I've been trying to find tutorials out there that at least have a similar result to what I'm looking for, but I've failed to find anything close enough. I have some experience with particles and cycles, but not enough to find a way to do this on my own. I'm trying to replicate this specific variant. enter image description here

What would be the best way to recreate this? Any help would be greatly appreciated.

*UPDATE- I managed to make this using volumetric scattering and emission. It's close to what I'm looking for, but I need to make it flow in a specific direction, similar to what is shown in the video I linked. I've attempted using particles and smoke (smoke was a massive headache for me), but haven't gotten any successful results. This is for a film project I plan on working in the future, and is going to be used as VFX rather than a still image. AtomBreath

*FINAL UPDATE- I've finally found a result that satisfied me. I abandoned the 2001 style atomic breath and went with the 2002-2004 breath. What I did was create a cylinder, make it have a short shape key, and a long shape key, and use quick smoke. I make the cylinder share a material with the smoke domain to make it "invisible" in the render (could create a new material but I was just lazy.) I used the fire sim, and In the node editor, set the flame emission like so. FlameNodeSetup Almost done. To make the the breath flow, I created a wind force, running prefectly along with the cylinder, and parented it to it. Adjust the strength to your desire. Finally, I set the flame to dissolve over time. The dissolve time depends on the length of the cylinder, so there's no set number. There is likely a much better for the flowing movement, but I am still very new to blender, and it works for now. Thank you for the tips and suggestions, I will centainly use them for future work. Here's the final result. AtomBreath


1 Answer 1


One of the method may be using some Blur (Fast Gausian) nodes in the compositor. enter image description here

First check the Transparent checkbox in the Film panel of the Render header. enter image description here

Add a cylinder, subdivide and shape it. Give it the Emission shader. Render image (F12). Go to compositor and add some Blur (Fast Gaussian) nodes with the different bluring values. Use Alpha Over nodes to mix them. Use Color node to color the beam as you like (in my case I used it to color the glow blue).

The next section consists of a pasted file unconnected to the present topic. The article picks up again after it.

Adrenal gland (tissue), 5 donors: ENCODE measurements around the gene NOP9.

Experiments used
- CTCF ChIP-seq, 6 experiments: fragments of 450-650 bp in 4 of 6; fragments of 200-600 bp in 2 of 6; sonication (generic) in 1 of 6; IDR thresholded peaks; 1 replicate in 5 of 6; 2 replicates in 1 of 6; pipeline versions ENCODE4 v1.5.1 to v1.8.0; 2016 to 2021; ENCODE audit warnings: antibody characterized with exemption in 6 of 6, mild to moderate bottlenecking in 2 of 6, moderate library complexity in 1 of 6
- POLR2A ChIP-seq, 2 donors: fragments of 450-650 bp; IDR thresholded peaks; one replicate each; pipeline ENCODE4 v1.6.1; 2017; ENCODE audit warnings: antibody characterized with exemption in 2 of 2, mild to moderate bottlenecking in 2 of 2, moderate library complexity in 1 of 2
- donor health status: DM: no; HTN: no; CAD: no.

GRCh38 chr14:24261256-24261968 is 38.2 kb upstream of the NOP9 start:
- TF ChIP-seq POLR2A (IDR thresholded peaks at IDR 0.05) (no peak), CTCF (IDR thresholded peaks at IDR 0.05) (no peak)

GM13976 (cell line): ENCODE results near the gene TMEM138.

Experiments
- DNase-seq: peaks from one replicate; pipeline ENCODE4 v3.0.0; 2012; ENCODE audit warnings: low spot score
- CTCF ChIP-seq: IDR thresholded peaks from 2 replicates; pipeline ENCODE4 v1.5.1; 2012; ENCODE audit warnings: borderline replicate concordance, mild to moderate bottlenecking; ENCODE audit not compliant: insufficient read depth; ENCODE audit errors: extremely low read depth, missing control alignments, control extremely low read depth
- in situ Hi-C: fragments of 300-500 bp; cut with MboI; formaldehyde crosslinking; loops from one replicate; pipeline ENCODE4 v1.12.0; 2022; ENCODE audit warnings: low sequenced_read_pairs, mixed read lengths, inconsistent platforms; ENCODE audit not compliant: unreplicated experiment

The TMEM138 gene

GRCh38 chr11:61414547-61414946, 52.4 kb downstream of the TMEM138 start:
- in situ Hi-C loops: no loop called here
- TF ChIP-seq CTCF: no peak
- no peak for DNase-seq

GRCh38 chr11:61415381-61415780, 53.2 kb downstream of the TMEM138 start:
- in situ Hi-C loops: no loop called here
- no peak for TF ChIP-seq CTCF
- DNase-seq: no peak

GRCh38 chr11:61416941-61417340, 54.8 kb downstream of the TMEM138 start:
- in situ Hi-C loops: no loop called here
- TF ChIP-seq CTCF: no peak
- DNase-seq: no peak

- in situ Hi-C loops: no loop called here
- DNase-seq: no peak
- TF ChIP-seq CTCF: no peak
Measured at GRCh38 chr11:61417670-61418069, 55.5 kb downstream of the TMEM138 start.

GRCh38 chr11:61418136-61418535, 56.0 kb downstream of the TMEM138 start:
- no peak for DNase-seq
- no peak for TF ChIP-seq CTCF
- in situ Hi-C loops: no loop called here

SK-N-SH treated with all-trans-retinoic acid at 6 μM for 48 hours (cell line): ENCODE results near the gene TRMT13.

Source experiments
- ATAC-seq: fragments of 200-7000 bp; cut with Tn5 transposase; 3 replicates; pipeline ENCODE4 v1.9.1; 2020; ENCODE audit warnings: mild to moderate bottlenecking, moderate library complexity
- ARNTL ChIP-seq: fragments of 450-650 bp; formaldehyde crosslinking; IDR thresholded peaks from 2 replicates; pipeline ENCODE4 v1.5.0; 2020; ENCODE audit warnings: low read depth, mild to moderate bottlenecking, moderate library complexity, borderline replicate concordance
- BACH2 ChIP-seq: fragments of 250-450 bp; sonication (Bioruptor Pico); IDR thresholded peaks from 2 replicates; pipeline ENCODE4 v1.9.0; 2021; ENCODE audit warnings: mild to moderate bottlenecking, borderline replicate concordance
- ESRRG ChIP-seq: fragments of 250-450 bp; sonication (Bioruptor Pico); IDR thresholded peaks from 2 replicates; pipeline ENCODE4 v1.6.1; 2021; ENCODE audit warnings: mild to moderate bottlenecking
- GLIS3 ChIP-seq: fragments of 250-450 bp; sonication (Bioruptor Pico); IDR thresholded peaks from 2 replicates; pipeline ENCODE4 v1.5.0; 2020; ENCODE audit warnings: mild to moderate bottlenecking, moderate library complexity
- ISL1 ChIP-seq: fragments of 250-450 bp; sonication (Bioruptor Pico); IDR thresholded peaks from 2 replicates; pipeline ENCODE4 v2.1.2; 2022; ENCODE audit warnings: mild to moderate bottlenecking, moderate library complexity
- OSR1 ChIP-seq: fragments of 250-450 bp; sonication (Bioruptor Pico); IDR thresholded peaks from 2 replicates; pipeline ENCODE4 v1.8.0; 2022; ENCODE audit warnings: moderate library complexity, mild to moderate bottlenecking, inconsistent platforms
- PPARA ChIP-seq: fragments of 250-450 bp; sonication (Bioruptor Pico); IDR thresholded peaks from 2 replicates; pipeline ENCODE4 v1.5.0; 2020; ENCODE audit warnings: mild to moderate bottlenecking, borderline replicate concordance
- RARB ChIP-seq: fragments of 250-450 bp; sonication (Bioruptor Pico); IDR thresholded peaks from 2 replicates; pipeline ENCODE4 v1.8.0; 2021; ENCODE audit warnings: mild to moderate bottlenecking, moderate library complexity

Use Render Layers (How to render a very complex scene using Render Layers?) to add a background or your scene with Godzilla in it to the final render. ![enter image description here

EDIT: You can add two cylinders and place them in two different render layers. Each cylinder may have its own deforming shapekeys to affect the beam transformations. You may then parent both cylinders to the deforming bones. Here's the animated result. I know it isn't exactly the same as in the movie you provided but I guess it's a good start for experiments. enter image description here

  • $\begingroup$ Thank you. It's a great start, but I should have clarified it in the OP, It's not for a still. It's for a film I'll be working on, and I need it to be a physical presence in the world. I'd do the actual breath in after effects, but it tends to look less tangible than something rendered in world. $\endgroup$ Commented Oct 28, 2016 at 21:40
  • $\begingroup$ Please check out my edit. It may be animated. I've uploaded the test animated gif. Using the proper techniqes (Vawe Modifier maybe) it may look the same as in the movie clip you provided. $\endgroup$
    – Paul Gonet
    Commented Oct 31, 2016 at 19:28
  • $\begingroup$ I think, it would look much better with so me randomnes in the emmision. You could use cloud texture as factor or something like that. $\endgroup$
    – aky-her
    Commented Nov 4, 2016 at 7:11
  • $\begingroup$ Sorry for replying so late. For a couple days now, Chrome has refused to load Stack Exchange, but It's working now. In that time, I did however find a satisfactory result. I'll still use the tips you gave for future work though. Thank you for your help. $\endgroup$ Commented Nov 9, 2016 at 4:10
  • $\begingroup$ @MrGodzilla445 If you found the proper solution, could you share it with us and post your own answer explaining how to do it? It'll be helpful for the people looking for it in the future. $\endgroup$
    – Paul Gonet
    Commented Nov 11, 2016 at 22:03

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